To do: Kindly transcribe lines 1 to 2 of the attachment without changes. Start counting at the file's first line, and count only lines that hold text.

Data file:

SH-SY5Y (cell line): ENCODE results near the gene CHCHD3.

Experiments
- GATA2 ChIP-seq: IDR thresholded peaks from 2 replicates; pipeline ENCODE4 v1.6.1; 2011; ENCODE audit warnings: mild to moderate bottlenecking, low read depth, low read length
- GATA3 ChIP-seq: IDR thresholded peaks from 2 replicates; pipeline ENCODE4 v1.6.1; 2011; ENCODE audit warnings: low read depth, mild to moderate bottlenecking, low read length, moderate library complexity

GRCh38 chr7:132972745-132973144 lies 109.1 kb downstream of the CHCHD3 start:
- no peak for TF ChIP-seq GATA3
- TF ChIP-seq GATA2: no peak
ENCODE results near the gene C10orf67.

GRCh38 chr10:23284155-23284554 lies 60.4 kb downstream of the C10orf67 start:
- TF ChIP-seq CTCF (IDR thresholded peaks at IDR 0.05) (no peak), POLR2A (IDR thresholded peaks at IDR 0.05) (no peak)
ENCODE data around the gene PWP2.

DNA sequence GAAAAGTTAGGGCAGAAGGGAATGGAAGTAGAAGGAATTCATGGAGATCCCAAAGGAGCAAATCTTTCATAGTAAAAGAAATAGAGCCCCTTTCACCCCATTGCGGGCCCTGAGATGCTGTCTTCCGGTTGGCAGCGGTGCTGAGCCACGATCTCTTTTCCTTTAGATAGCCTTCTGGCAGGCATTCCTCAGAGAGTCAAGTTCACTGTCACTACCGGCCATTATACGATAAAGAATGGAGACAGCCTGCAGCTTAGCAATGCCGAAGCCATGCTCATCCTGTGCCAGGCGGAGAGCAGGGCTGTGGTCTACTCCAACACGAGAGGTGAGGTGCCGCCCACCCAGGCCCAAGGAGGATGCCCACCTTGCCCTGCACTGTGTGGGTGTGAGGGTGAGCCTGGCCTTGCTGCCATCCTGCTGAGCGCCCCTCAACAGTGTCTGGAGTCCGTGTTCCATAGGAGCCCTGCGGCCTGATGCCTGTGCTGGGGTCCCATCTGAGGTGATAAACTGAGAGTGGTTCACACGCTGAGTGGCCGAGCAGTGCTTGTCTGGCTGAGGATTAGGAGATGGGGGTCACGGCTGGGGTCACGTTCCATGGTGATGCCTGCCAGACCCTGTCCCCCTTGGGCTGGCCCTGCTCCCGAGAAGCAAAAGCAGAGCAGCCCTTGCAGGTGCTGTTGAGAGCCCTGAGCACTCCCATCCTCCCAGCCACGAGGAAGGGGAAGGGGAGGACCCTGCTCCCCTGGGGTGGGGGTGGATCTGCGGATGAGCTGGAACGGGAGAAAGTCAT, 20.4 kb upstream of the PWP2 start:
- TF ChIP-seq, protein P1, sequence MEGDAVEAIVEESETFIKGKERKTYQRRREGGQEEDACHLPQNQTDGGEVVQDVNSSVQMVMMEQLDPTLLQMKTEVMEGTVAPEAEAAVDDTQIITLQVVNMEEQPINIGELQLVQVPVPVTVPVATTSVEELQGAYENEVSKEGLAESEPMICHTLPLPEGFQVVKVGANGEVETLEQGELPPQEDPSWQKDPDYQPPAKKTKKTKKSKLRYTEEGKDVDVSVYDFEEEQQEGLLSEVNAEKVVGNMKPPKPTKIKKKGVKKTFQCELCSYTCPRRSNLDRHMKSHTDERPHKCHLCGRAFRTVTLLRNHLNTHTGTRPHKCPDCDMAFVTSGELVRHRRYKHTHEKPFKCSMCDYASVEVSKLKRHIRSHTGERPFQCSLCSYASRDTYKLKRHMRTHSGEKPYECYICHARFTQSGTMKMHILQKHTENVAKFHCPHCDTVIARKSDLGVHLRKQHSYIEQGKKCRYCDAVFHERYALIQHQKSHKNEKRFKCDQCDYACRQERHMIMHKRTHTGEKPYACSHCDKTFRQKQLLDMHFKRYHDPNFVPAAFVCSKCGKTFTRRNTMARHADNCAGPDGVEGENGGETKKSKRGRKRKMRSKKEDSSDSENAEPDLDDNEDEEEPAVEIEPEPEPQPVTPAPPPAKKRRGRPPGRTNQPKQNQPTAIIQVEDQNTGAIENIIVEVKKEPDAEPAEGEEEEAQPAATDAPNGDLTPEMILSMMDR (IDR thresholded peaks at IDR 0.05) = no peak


SH-SY5Y (cell line): ENCODE results near the gene CHCHD3.

Experiments